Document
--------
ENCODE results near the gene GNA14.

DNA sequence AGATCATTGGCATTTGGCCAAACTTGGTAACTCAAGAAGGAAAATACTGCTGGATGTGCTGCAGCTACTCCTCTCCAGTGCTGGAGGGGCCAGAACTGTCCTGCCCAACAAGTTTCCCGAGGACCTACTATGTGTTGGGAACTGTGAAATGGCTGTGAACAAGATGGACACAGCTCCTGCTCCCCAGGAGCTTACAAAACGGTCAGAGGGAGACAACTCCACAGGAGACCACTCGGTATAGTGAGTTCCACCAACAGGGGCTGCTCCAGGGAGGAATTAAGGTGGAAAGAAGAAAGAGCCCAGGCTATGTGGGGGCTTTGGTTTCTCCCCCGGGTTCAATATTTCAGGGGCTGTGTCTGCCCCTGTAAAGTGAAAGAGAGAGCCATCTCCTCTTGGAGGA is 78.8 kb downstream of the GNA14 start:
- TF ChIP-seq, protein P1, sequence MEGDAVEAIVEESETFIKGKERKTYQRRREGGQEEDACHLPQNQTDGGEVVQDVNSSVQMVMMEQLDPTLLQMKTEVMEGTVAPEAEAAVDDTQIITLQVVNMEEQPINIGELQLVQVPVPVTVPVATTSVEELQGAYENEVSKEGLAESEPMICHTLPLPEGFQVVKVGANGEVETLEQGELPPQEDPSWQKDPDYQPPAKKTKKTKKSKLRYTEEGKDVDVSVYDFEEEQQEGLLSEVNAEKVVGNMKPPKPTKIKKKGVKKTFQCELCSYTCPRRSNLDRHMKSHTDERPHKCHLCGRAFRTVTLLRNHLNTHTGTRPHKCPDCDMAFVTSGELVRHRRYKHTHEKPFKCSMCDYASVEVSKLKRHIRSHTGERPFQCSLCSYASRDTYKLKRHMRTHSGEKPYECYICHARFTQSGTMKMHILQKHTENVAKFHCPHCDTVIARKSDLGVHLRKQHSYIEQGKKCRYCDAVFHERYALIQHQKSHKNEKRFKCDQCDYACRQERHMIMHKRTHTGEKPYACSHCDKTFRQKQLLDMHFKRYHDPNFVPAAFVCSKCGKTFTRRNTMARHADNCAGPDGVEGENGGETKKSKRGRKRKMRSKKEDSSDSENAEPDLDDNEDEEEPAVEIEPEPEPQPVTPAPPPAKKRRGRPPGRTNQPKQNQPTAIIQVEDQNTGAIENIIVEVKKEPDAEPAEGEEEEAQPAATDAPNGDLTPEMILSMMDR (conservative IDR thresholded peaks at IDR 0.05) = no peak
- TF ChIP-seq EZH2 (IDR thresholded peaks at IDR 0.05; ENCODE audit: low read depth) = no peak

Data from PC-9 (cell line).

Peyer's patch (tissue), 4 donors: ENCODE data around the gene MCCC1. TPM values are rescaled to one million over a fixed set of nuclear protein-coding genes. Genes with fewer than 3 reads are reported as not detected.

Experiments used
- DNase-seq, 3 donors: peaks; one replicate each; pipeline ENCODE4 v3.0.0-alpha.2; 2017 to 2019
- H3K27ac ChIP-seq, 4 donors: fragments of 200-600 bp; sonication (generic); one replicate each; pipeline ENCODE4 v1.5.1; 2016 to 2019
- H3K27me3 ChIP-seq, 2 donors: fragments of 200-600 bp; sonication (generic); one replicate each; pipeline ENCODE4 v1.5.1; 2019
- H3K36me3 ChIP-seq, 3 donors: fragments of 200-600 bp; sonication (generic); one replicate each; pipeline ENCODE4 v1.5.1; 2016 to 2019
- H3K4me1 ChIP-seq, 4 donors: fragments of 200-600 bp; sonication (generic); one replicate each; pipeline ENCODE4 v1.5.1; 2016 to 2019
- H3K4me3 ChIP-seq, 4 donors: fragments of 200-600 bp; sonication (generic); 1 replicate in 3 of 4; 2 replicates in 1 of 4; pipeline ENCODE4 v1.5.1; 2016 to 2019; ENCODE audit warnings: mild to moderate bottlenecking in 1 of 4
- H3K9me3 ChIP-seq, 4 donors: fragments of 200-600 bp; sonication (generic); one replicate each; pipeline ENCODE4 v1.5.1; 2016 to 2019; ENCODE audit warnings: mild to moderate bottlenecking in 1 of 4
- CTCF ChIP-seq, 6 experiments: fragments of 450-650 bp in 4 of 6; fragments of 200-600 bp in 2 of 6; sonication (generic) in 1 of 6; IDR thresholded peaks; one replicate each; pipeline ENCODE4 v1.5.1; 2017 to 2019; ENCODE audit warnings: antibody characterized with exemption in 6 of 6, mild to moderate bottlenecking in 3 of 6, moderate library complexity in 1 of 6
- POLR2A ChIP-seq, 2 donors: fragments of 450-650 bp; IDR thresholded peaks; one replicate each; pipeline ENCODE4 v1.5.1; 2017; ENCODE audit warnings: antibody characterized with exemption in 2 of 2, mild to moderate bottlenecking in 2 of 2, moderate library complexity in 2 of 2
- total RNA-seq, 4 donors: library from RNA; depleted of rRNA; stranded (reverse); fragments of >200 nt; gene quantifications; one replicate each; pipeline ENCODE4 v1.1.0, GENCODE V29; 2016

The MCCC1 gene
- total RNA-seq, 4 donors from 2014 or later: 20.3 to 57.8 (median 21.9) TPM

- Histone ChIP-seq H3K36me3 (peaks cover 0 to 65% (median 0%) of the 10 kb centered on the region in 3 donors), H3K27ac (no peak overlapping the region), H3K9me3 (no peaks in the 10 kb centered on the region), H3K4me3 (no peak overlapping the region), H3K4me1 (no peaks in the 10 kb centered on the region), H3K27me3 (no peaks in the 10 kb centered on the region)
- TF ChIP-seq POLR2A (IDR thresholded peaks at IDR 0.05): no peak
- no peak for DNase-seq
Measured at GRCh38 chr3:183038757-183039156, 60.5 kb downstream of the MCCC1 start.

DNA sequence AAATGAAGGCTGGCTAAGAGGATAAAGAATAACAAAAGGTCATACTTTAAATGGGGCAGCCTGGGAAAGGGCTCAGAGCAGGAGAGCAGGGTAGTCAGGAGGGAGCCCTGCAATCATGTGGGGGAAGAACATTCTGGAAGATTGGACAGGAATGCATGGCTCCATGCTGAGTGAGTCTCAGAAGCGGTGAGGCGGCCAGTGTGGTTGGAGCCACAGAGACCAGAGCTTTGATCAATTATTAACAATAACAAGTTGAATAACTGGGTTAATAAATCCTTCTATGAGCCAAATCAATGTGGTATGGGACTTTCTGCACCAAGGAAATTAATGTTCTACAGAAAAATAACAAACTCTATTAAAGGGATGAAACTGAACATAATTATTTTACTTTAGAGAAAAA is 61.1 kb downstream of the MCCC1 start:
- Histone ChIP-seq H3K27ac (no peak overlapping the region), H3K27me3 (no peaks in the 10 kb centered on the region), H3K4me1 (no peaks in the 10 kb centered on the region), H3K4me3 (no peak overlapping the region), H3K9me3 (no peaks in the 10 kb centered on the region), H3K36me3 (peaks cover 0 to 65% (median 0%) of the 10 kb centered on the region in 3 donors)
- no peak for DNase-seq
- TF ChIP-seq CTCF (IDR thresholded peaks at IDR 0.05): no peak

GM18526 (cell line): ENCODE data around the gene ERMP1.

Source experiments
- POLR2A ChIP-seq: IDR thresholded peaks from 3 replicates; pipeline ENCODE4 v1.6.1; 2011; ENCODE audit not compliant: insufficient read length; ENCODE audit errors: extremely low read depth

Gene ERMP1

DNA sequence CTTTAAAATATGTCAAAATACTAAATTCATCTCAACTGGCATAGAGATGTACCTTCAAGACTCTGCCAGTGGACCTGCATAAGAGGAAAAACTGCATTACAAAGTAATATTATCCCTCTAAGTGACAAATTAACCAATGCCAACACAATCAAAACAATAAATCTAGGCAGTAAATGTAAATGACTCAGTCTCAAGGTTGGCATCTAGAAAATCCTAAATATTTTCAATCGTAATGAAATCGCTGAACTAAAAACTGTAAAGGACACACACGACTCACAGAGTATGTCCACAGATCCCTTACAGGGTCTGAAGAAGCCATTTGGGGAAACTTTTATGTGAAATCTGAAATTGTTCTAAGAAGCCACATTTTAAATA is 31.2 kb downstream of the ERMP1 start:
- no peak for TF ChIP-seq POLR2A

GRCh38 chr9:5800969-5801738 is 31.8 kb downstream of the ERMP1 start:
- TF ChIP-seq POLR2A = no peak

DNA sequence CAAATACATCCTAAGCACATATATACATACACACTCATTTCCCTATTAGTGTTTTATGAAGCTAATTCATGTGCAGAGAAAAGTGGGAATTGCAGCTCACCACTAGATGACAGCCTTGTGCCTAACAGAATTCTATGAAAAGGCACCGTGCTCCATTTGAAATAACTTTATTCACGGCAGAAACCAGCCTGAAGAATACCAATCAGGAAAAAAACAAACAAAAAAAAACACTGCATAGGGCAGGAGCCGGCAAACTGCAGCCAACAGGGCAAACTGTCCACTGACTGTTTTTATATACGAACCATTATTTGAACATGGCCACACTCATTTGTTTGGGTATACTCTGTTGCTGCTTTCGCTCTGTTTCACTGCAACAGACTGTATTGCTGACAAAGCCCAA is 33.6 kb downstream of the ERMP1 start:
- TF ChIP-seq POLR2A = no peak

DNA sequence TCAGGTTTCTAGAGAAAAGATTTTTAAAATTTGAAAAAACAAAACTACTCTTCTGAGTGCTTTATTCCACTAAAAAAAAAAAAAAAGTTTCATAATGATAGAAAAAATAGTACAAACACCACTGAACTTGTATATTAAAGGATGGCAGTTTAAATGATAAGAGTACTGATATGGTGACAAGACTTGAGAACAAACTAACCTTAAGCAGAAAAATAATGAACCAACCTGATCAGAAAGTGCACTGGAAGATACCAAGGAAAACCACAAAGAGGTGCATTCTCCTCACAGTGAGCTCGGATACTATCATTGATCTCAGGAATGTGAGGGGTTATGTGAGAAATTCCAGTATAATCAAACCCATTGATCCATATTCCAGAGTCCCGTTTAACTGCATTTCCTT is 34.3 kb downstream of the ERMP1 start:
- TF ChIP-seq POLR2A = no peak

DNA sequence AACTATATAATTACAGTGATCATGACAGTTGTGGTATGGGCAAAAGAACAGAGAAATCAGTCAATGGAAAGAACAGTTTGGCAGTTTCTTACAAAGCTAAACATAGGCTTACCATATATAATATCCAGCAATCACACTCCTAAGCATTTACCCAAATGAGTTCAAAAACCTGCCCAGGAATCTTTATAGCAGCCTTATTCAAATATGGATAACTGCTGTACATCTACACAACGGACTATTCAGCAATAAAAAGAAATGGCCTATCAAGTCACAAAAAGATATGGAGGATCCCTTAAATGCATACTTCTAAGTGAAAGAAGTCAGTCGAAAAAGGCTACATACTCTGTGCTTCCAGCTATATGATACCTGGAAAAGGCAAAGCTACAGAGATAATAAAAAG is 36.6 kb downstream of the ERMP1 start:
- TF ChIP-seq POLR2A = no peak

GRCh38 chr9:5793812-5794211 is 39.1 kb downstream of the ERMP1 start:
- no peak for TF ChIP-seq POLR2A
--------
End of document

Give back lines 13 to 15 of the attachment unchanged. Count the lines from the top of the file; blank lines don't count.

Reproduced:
- H3K4me3 ChIP-seq, 4 donors: fragments of 200-600 bp; sonication (generic); 1 replicate in 3 of 4; 2 replicates in 1 of 4; pipeline ENCODE4 v1.5.1; 2016 to 2019; ENCODE audit warnings: mild to moderate bottlenecking in 1 of 4
- H3K9me3 ChIP-seq, 4 donors: fragments of 200-600 bp; sonication (generic); one replicate each; pipeline ENCODE4 v1.5.1; 2016 to 2019; ENCODE audit warnings: mild to moderate bottlenecking in 1 of 4
- CTCF ChIP-seq, 6 experiments: fragments of 450-650 bp in 4 of 6; fragments of 200-600 bp in 2 of 6; sonication (generic) in 1 of 6; IDR thresholded peaks; one replicate each; pipeline ENCODE4 v1.5.1; 2017 to 2019; ENCODE audit warnings: antibody characterized with exemption in 6 of 6, mild to moderate bottlenecking in 3 of 6, moderate library complexity in 1 of 6